I planted raspberries two summers ago and have been immensely proud of their success. Granted, raspberries are pretty hearty and I haven’t had to do much but prune and fertilize. However, the neighborhood birds have noticed the free buffet in my yard. In previous years, I have covered them with bird netting, but that made it hard for me to harvest the berries. After some research, I decided that I needed a garden owl to scare them away. I could have bought one of those plastic owls . . . but I’ll be honest . . . they scare me too. So, I decided to do a DIY Garden Owl to scare off the birds. During my Google research, I found that birds are very visual animals and that reflective surfaces also scare them away. Apparently, I could just hang CDs throughout my garden and that would do the trick. However, my heart was set on an owl guardian to watch over my berries and there was no turning back. So, if you’re also in need of a cute DIY Garden Owl, read on!
- ¾ inch plywood (mine was at least 18”x12”)
- Rust-o-leum Vintage Gold spraypaint
- Minwax pre-stain, Minwax stain, and Minwax polycrylic finish
- Paint brushes or paint sponge brushes
- Four old CDs
- Contact Paper (or other coated paper for creating a stencil)
- X-acto Knife and or a utility knife
- Sandpaper (80, 150, 220)
- Two large rubber bands or fishing line
Creating the pattern
I created a cardboard pattern of one side of the owl and then flipped it over to create an identical second half. I traced a bowl to create the circle in the center where the CD will go.
Trace the pattern onto the wood. I actually wanted my owl to have a slightly bigger butt then it would have if I exactly mirrored the pattern. So, I angled the pattern out a little to make the bottom half larger.
Cutting the wood
I cut the hole in the center before I cut out the silhouette. I started by drilling a hole slightly larger than my jigsaw blade on the inside of the circle. Then I put the jigsaw blade in and began cutting.
Drill a hole large enough for jigsaw blade just inside the center circle. Cut out the circle on the inside of your owl.
Next, I cut out the owl silhouette. Because the plywood was ¾ inch and the outline had some sharp turns, I cut away the outside pieces rather than trying to cut it out all at once. Some of the turns were so tight that it may have snapped my blade. This was slower, but I think cutting away the outside in small sections was the safer method.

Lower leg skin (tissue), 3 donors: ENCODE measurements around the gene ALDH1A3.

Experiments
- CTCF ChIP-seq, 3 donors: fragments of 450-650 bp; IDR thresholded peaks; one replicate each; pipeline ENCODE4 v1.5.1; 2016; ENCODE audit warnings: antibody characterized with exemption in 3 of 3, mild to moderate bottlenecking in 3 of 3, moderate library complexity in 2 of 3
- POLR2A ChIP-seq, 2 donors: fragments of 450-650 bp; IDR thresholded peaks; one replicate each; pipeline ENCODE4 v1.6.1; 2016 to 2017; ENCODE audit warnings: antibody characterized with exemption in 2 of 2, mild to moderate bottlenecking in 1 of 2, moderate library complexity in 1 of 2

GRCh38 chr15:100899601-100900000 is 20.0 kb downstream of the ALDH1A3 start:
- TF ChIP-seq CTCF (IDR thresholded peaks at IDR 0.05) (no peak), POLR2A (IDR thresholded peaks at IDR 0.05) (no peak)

I then drilled in the holes that I would use to hang the CD. I cut lines at an angle to the holes to loop rubber bands through. Alternatively, you could just drill the holes and use fishing line or wire to suspend your CD.
Finishing touches on DIY Garden Owl
After you cut out your owl you will need to sand it beginning with an 80 grit sandpaper, followed by a 150 then 220 grit. (If you are new to sandpaper, the smaller the number the coarser the grit. Start with the lowest number and then work your way to the bigger number. For a wood project, 220 is usually considered a good finishing grit).
You don’t have to make any features on your owl, but it is much cuter that way. You could just paint or seal it and call it a day. However, I wanted mine to also be my garden buddy, so it needed a face.
Trace your owl onto contact paper and add in the features. Cut out your stencil (I did the eyes last)
Trace your owl onto contact paper. Then use different sized glasses to trace circles for the eyes. I found that the bottom of a shot glass was perfect for the pupil and then a juice glass for the inside of the iris and a larger drinking glass for the outside. I then made a diamond shape for the beak and free-handed the wings and eyebrows.
So, I had not intended to do a spraypaint over the stain, but my first attempt at staining the face went wrong and so I just fully stained one side. I actually like both looks, and am pleased by the accident.